Recidivism Rate in The United States
In the United States, crime is a problem that will not easily be solved. I believe that one of the most significant problems relating to crime is the number of inmates that are committing crimes after release and are incarcerated again, known as recidivism. Why is this happening and what can be done to further prevent it?
There are a number of hypotheses on why offenders often commit crimes multiple times, even after punishment. Some of these include the need for improvement of educational and vocational programs for inmates, the lack of parole officers, continuing social problems, understaffing in private prisons, the desire for profit in private prisons rather than rehabilitating its inmates, and high prison staff turnover (Crime).
According to The Urban Institute, one in three state prisoners are there due to a parole violation. This results in a 652 percent increase since 1980. This could be because the Department of Correctional Services only allocates five percent of its funding to rehabilitation services to prisoners according to the 2002/03 budget (Leggett).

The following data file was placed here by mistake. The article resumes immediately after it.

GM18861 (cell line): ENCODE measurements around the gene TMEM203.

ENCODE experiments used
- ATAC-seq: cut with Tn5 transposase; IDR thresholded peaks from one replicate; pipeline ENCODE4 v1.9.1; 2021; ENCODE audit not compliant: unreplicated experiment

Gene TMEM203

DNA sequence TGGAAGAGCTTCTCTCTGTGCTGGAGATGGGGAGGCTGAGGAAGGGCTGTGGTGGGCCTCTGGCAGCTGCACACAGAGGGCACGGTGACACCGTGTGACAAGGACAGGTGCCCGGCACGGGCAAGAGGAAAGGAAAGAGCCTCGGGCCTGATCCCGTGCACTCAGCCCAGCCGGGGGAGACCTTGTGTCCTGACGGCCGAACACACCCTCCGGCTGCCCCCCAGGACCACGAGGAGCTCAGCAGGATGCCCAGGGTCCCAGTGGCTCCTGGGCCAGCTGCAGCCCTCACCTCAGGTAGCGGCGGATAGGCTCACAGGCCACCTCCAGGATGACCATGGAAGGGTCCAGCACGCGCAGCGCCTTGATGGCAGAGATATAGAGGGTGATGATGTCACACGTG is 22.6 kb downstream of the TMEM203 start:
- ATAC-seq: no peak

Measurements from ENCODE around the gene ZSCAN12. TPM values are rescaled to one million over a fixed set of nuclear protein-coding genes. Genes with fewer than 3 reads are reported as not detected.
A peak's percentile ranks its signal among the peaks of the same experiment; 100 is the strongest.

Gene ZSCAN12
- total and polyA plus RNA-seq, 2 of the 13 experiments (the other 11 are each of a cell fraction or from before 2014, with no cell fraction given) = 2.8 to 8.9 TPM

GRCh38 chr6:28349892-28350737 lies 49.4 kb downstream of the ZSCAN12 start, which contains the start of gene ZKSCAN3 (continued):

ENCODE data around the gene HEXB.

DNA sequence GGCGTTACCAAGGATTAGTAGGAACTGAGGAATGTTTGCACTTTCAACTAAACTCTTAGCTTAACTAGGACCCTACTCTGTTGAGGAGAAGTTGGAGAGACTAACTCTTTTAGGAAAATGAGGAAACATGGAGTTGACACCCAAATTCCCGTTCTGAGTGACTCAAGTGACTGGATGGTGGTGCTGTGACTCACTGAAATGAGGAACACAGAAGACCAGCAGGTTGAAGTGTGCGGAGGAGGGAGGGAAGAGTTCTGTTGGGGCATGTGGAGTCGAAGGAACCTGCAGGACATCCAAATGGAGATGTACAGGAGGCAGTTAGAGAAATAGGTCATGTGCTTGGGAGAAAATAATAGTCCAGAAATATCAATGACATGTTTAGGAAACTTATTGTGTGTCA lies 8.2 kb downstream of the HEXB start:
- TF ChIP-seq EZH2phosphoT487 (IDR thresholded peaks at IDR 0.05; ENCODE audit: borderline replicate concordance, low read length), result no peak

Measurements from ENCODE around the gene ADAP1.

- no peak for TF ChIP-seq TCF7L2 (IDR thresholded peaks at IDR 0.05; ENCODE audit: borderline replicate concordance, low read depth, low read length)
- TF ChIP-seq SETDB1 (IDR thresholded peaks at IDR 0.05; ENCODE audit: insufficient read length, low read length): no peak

I believe that in order to rehabilitate prisoners and deter future offenses, a stronger concentration and commitment by the Department of Correctional Services to rehabilitative services needs to be established. We, as a society, should take responsibility for its citizens. Although they have made mistakes, these criminals are victims of societal negligence and should be given the opportunity of rehabilitation, gainful employment, and the chance of normal lives.
Crime.org Home Page. 31 Aug. 2005 .
Leggett, Tony, et al. "Criminal Justice in Review: 2001/2002." 31 Aug. 2005 . The Urban Institute. "7-Fold Jump in Parolees Sent Back to Prison Since 1980." The Urban Institute Home Page. 05 Nov. 2002. 31 Aug. 2005 .
Cited: Crime.org Home Page. 31 Aug. 2005 .
Leggett, Tony, et al. "Criminal Justice in Review: 2001/2002." 31 Aug. 2005 .
The Urban Institute. "7-Fold Jump in Parolees Sent Back to Prison Since 1980." The Urban Institute Home Page. 05 Nov. 2002. 31 Aug. 2005 .
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